Muslim leaders have responded with anger to a senior Catholic leader's suggestion they had not done enough to denounce terrorism.
The cardinal said he agreed with Lord Carey
Cardinal Cormac Murphy O'Connor, head of the church in England and Wales, said he sympathised with the stance of the former Archbishop of Canterbury.
Lord Carey has argued that not enough Muslim moderates condemned attacks carried out "in the name of Allah".
The Muslim Council of Britain said the comments were "wholly unjustified".
In response to the cardinal's entry into the row, a spokesman said continuing to beat the Muslim community with the stick of terrorism would have a negative impact on inter-faith relations.
The cardinal had told GMTV that what Lord Carey said about Muslim leaders "was fundamentally true".
Lord Carey's assertion that too few Muslim leaders clearly condemned the evil of suicide bombers led them to accuse him of "religious prejudice".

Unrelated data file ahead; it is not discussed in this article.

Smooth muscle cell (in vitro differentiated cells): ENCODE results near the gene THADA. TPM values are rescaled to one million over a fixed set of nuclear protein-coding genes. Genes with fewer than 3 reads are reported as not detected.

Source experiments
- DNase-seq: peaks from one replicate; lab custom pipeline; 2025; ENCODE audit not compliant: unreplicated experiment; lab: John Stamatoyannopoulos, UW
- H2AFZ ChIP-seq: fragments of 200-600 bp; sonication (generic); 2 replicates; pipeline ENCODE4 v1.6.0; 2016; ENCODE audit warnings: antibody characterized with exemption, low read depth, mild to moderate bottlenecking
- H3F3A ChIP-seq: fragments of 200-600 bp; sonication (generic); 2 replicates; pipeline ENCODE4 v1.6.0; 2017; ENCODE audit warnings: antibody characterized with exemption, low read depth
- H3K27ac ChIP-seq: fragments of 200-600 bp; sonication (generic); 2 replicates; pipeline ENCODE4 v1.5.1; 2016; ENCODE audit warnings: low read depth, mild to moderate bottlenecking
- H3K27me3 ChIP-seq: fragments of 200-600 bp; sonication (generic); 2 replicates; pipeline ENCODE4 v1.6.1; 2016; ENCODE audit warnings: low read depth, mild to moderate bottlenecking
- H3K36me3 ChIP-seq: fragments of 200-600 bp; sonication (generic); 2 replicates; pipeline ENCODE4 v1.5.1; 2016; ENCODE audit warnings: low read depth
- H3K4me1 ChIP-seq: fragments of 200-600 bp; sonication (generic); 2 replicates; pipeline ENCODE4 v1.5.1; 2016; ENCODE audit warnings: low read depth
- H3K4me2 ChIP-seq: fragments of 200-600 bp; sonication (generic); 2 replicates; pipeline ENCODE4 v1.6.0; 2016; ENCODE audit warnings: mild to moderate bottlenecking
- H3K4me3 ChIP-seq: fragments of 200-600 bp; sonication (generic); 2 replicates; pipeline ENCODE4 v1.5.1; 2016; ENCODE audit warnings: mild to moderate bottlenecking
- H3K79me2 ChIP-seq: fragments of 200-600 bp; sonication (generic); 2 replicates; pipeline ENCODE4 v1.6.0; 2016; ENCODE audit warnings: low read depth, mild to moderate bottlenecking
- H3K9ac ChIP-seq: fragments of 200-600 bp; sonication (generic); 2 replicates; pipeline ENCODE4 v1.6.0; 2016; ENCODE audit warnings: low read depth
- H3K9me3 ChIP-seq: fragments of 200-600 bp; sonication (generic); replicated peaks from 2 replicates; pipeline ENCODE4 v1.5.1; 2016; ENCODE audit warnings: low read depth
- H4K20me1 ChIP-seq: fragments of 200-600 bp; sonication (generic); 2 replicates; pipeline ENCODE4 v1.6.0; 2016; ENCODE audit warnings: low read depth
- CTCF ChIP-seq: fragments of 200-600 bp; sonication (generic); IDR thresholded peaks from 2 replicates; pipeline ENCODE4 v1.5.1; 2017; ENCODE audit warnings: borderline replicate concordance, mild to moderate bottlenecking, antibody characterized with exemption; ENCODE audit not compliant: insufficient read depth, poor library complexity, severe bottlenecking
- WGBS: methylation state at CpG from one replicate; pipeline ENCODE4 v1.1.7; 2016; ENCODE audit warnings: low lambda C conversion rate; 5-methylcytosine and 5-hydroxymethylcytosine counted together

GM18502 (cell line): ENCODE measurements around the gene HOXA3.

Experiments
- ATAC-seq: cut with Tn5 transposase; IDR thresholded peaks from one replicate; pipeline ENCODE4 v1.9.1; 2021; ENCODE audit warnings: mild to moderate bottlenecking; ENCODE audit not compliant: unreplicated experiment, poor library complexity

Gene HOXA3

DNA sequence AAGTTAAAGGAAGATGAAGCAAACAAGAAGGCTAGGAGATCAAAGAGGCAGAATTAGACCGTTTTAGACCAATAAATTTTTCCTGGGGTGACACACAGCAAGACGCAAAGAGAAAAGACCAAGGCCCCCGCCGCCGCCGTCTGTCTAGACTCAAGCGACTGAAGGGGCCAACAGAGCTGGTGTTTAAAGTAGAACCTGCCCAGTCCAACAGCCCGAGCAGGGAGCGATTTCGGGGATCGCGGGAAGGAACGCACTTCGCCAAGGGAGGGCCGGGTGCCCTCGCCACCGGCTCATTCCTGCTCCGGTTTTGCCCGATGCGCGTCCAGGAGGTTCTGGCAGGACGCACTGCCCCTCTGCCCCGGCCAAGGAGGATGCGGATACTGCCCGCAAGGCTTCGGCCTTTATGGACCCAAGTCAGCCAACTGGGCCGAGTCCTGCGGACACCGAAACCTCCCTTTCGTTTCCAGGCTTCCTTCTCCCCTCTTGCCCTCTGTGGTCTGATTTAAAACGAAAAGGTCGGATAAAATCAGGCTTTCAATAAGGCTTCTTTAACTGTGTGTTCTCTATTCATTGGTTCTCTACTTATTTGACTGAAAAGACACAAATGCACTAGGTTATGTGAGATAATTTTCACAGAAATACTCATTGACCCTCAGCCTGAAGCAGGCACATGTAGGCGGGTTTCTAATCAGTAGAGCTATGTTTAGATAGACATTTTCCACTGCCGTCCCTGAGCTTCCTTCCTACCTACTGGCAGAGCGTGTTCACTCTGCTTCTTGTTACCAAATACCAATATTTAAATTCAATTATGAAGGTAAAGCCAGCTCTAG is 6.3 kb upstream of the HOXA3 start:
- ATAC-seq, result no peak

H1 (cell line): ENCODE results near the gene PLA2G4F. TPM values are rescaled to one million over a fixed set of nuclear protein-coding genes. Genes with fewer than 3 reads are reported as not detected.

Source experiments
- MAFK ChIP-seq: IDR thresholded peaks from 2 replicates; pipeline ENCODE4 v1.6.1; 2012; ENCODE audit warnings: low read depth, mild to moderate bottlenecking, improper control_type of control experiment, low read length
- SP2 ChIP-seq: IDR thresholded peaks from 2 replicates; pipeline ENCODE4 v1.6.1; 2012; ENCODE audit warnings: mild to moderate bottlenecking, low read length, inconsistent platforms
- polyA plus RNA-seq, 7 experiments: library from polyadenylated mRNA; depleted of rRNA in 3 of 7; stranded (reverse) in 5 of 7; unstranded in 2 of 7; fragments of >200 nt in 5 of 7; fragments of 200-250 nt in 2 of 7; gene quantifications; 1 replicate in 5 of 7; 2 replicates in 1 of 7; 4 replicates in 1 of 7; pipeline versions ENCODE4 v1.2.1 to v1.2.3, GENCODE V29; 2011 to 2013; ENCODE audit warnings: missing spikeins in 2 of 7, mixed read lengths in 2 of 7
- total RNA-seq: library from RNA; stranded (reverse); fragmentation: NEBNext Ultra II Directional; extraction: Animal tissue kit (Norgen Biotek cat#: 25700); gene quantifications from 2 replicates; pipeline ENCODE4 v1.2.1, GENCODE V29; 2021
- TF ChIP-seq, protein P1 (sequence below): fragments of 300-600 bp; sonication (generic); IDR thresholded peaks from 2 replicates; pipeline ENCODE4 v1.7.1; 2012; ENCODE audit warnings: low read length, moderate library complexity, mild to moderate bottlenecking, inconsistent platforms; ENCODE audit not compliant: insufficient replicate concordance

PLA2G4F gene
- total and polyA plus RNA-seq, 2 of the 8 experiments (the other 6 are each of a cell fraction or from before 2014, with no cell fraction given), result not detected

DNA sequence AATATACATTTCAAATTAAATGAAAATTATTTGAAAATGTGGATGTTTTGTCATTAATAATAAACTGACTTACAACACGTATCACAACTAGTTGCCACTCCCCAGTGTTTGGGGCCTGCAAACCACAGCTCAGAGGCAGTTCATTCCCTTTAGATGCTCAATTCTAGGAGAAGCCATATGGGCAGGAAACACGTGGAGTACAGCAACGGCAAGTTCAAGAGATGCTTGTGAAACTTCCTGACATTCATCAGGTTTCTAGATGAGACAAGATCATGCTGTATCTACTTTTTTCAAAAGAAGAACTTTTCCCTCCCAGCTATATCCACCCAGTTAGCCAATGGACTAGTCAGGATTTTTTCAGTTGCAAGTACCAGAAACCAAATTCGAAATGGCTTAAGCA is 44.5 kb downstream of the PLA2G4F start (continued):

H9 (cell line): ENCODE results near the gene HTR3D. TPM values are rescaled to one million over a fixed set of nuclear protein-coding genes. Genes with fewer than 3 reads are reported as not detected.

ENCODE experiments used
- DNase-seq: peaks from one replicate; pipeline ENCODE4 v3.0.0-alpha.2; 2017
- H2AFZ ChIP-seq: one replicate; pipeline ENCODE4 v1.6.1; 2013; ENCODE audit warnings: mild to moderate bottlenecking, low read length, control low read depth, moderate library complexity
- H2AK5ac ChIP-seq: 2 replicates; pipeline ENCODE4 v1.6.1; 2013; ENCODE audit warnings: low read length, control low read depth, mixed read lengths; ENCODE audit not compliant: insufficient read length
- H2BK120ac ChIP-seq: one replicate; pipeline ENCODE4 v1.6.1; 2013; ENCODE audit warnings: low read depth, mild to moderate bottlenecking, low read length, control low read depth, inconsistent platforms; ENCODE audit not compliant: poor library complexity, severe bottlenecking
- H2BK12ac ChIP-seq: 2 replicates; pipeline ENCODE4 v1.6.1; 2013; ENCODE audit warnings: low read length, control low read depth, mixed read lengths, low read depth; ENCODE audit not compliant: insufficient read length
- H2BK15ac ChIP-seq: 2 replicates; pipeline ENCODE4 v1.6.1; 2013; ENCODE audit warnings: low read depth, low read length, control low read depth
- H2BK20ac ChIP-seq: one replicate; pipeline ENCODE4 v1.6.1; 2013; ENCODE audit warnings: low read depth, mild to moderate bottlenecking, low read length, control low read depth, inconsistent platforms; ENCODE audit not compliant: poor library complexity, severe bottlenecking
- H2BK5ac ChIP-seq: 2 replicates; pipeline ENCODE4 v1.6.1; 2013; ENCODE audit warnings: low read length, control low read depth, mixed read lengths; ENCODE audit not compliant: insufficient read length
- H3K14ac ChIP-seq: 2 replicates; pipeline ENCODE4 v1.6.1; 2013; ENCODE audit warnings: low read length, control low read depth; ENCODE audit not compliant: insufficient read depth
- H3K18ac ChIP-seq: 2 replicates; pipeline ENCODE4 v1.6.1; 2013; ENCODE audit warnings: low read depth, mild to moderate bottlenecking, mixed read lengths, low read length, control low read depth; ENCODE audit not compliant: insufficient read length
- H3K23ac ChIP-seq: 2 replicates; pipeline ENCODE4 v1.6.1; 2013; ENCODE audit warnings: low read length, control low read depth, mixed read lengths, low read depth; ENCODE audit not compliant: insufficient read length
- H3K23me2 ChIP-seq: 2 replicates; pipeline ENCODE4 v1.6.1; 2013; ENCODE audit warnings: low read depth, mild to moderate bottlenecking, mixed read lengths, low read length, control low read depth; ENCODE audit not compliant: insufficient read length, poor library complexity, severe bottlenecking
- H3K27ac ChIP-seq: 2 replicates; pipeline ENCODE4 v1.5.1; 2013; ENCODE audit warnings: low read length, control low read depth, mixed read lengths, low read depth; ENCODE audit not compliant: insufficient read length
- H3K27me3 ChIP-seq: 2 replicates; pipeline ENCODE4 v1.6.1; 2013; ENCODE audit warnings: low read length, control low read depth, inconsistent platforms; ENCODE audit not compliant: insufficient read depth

But the cardinal said:
"He had highlighted something that needed to be highlighted."
A spokesman for the MCB said he was at a loss to understand the cardinal's comments.
"This denunciation has been duly resonated throughout the entire community,"
The Muslim Council of Britain recently took the unprecedented step of writing to every mosque, urging people to help in the fight against terror.
Lord Carey caused outrage with his lecture in Rome last month when he said regimes in Islamic countries were often authoritarian and committed to power and privilege.
He added people looked to Muslims to condemn suicide bombers and terrorists who destroyed innocent lives.
But apart from a few courageous examples, very few Muslim leaders clearly condemned the evil of suicide bombers, he claimed.